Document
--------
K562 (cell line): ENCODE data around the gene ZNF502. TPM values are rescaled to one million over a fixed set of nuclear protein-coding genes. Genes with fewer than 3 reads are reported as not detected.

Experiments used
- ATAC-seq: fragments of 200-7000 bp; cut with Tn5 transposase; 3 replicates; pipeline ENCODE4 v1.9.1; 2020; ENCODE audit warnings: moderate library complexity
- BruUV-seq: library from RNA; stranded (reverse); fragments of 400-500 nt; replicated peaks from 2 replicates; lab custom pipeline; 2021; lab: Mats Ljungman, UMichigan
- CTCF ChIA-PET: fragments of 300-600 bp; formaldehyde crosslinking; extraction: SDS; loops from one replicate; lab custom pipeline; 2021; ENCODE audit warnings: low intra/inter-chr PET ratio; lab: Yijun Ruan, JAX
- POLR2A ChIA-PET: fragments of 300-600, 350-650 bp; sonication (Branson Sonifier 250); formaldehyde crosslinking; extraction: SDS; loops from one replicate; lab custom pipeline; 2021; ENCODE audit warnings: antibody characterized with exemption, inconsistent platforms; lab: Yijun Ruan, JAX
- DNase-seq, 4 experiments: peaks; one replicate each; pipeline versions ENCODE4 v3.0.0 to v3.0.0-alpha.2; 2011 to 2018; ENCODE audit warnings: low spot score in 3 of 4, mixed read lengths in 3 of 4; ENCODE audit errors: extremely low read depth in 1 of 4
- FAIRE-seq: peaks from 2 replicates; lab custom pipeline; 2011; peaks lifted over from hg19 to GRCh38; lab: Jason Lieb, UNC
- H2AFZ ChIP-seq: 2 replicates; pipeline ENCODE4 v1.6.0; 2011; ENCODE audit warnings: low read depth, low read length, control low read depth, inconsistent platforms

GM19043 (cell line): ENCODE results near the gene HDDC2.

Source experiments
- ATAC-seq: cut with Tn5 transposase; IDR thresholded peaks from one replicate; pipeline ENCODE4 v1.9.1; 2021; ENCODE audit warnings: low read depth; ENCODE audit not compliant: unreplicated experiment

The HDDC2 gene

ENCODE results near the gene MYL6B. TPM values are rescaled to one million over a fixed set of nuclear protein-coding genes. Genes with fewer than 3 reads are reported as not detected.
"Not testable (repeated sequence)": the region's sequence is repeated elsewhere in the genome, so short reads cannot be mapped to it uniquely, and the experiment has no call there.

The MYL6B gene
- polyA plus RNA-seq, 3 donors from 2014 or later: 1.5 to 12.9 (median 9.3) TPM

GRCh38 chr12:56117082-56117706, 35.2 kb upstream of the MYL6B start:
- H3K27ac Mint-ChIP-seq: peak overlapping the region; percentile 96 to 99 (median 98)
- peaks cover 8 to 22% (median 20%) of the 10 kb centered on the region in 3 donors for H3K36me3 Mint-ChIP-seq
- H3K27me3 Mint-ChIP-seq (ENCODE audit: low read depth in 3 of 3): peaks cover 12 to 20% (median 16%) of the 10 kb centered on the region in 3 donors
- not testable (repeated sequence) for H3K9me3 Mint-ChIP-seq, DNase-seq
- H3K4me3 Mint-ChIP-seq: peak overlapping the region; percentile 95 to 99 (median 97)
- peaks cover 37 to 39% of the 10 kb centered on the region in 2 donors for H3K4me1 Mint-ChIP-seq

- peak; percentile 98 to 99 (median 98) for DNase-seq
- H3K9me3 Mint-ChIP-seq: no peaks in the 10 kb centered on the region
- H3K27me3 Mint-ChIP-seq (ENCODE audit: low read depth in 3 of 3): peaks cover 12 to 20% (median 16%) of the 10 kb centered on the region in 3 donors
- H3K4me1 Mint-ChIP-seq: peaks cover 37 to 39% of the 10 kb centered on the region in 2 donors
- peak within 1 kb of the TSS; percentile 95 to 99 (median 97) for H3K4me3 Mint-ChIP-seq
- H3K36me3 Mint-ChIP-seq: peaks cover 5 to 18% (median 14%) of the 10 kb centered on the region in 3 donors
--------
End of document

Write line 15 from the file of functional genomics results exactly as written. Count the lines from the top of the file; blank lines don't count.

"Not testable (repeated sequence)": the region's sequence is repeated elsewhere in the genome, so short reads cannot be mapped to it uniquely, and the experiment has no call there.